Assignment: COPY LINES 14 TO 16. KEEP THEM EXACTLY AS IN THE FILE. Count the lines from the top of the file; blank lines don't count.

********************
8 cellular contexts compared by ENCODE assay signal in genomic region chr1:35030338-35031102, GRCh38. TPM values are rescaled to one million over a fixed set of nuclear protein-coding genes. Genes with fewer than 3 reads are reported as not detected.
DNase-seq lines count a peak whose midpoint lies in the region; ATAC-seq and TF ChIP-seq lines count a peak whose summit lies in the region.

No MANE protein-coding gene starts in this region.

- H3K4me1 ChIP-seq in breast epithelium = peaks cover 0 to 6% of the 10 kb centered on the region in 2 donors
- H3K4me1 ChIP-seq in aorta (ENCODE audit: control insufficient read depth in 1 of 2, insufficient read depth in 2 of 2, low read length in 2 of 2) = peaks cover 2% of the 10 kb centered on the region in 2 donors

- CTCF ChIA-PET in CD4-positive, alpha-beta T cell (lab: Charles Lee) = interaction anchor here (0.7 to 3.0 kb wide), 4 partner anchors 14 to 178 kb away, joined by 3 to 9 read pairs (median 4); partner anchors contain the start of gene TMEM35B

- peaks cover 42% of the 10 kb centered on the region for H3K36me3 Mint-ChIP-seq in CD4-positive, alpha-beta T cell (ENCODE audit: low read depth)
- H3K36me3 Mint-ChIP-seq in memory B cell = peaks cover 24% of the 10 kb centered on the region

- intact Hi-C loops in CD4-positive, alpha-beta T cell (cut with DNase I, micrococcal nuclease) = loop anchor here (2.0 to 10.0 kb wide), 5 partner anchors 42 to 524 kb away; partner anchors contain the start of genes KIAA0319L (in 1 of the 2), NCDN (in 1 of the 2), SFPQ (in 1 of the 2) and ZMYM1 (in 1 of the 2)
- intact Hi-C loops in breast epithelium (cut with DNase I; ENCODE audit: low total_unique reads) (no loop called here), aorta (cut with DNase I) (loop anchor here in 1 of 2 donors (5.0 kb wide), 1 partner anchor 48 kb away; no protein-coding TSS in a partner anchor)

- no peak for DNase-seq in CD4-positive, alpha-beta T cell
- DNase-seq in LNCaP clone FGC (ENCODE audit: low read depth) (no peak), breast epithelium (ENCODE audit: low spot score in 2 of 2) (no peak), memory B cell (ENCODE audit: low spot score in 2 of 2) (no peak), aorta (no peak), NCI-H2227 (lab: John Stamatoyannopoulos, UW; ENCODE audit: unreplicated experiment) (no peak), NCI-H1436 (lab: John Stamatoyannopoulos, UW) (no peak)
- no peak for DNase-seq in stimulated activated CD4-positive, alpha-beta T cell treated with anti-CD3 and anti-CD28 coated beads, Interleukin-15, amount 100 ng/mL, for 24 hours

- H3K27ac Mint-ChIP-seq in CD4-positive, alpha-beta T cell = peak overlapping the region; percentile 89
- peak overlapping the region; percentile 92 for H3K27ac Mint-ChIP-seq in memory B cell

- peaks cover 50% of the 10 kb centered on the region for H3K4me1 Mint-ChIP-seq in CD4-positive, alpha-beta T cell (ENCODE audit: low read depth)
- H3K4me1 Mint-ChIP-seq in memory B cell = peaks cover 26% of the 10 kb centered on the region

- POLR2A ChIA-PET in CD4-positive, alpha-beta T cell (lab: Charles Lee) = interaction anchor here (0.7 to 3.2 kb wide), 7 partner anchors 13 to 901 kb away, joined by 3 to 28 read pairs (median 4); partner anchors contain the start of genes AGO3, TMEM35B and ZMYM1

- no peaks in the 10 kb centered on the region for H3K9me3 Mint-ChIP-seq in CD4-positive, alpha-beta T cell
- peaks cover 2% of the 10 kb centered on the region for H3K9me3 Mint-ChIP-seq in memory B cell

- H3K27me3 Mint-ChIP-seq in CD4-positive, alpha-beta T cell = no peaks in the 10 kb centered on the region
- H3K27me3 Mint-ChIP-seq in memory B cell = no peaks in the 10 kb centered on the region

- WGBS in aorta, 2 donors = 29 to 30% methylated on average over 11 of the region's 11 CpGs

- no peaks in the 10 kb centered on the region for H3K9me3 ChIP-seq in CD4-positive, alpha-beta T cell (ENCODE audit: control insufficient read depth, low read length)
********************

- H3K27ac Mint-ChIP-seq in CD4-positive, alpha-beta T cell = peak overlapping the region; percentile 89
- peak overlapping the region; percentile 92 for H3K27ac Mint-ChIP-seq in memory B cell

- peaks cover 50% of the 10 kb centered on the region for H3K4me1 Mint-ChIP-seq in CD4-positive, alpha-beta T cell (ENCODE audit: low read depth)